Compressed Air Controls can detect an air leak in your factory
Lose less money by losing less air
If you have an air leak in your factory but are not sure where we can help. Our Service Technicians can do a leak detection survey with our CS ultrasonic leak detector. The new LD 500 ultrasonic leak detector with an integrated camera, leakage calculation and optional Leak Reporter Software, can spot a leak from far away.
In addition to compressed air leak detection, it also can measure and document dew point, flow, pressure and temperature.
Special features of Ultrasonic Leak Detector LD 500/510:
Find out leak size (cfm) and potential savings ($/year)- it has been adjusted to measure in the New Zealand Dollar
Find the smallest of leaks – even at far distances
Photograph the location leaking parts and import into the Leak Reporter Software
Describe the leak and necessary actions
How you can test a cylinder for an air leak
On an air system, if air is detected escaping from a 4-way valve exhaust while the cylinder is stopped, this air is either blowing by worn-out piston seals or is leaking across the spool in the 4-way valve. These two leakage paths are shown in the figure to the right.
Most air cylinders and valves have soft seals and should be leak-tight. However, those air valves having a metal-to-metal seal between the spool and body may be expected to have a small amount of leakage. If leakage is noted, it is more likely to be coming through the cylinder than across the valve spool, and the cylinder should be tested first.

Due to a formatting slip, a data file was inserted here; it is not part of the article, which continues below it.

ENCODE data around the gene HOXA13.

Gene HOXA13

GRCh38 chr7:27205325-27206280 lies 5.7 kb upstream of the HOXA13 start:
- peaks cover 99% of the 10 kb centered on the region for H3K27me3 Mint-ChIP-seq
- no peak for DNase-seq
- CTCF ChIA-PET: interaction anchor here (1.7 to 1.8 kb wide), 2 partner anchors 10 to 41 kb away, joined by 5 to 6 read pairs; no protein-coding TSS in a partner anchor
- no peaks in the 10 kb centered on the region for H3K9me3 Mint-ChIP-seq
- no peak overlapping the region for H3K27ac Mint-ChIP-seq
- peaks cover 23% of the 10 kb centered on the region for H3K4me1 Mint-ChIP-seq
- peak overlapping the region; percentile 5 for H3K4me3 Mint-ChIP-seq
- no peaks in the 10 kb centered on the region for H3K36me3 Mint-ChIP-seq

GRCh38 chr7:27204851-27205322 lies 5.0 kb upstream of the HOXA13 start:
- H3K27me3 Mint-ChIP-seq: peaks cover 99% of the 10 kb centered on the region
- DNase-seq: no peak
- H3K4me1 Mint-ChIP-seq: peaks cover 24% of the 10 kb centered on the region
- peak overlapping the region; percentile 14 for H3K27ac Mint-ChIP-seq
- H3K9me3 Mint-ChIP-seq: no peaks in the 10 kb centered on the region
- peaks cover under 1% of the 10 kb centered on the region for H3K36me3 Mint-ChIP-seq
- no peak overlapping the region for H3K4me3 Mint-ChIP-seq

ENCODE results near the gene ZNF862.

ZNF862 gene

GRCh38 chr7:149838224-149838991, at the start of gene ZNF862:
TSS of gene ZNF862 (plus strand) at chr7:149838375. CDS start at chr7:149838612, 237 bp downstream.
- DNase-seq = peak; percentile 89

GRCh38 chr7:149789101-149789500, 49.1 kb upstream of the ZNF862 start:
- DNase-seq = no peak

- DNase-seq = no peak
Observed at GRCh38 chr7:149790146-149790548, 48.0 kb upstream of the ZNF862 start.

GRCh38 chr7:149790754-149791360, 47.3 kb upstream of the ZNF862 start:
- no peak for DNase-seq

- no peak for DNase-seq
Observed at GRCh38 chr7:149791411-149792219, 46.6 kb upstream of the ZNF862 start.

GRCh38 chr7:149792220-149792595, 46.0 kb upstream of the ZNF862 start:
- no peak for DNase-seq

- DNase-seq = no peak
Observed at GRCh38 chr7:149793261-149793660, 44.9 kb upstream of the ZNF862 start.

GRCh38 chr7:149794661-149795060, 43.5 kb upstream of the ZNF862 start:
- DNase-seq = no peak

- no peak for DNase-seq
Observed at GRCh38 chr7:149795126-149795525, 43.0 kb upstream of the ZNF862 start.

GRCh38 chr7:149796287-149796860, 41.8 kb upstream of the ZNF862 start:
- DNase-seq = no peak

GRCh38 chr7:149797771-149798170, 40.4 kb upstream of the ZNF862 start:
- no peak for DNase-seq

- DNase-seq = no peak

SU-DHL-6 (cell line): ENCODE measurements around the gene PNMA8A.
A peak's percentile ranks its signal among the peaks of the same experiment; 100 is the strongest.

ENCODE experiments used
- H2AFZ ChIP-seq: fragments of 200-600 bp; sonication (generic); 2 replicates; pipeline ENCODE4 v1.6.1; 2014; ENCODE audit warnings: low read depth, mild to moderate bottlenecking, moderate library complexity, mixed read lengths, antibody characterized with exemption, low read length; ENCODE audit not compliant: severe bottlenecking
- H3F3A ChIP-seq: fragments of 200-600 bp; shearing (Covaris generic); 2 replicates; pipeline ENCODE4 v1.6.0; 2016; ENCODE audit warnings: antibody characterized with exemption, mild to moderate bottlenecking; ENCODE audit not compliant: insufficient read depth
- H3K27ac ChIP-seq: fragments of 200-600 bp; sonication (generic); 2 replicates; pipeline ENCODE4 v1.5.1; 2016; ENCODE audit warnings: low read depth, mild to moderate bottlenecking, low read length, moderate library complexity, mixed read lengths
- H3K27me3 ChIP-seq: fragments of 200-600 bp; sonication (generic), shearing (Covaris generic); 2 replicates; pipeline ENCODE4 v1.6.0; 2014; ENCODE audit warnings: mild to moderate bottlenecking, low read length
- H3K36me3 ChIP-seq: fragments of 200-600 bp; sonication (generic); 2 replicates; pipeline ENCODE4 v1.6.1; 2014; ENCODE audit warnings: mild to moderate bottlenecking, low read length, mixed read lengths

Run the piston to one end of its stroke and leave it stalled in this position under pressure. Crack the fitting on the same end of the cylinder to check for fluid leakage.
After checking, tighten the fitting and run the piston to the opposite end of the barrel and repeat the test. Occasionally a cylinder will leak at one point in mid-stroke due to a scratch or dent in the barrel. Check suspected positions in mid-stroke by installing a positive stop at the suspected position and run the piston rod against it for testing. Once in a great while, a piston seal may leak intermittently. This is usually caused by a soft packing or O-ring moving slightly or rolling into different positions on the piston and is more likely to happen on cylinders of large bore.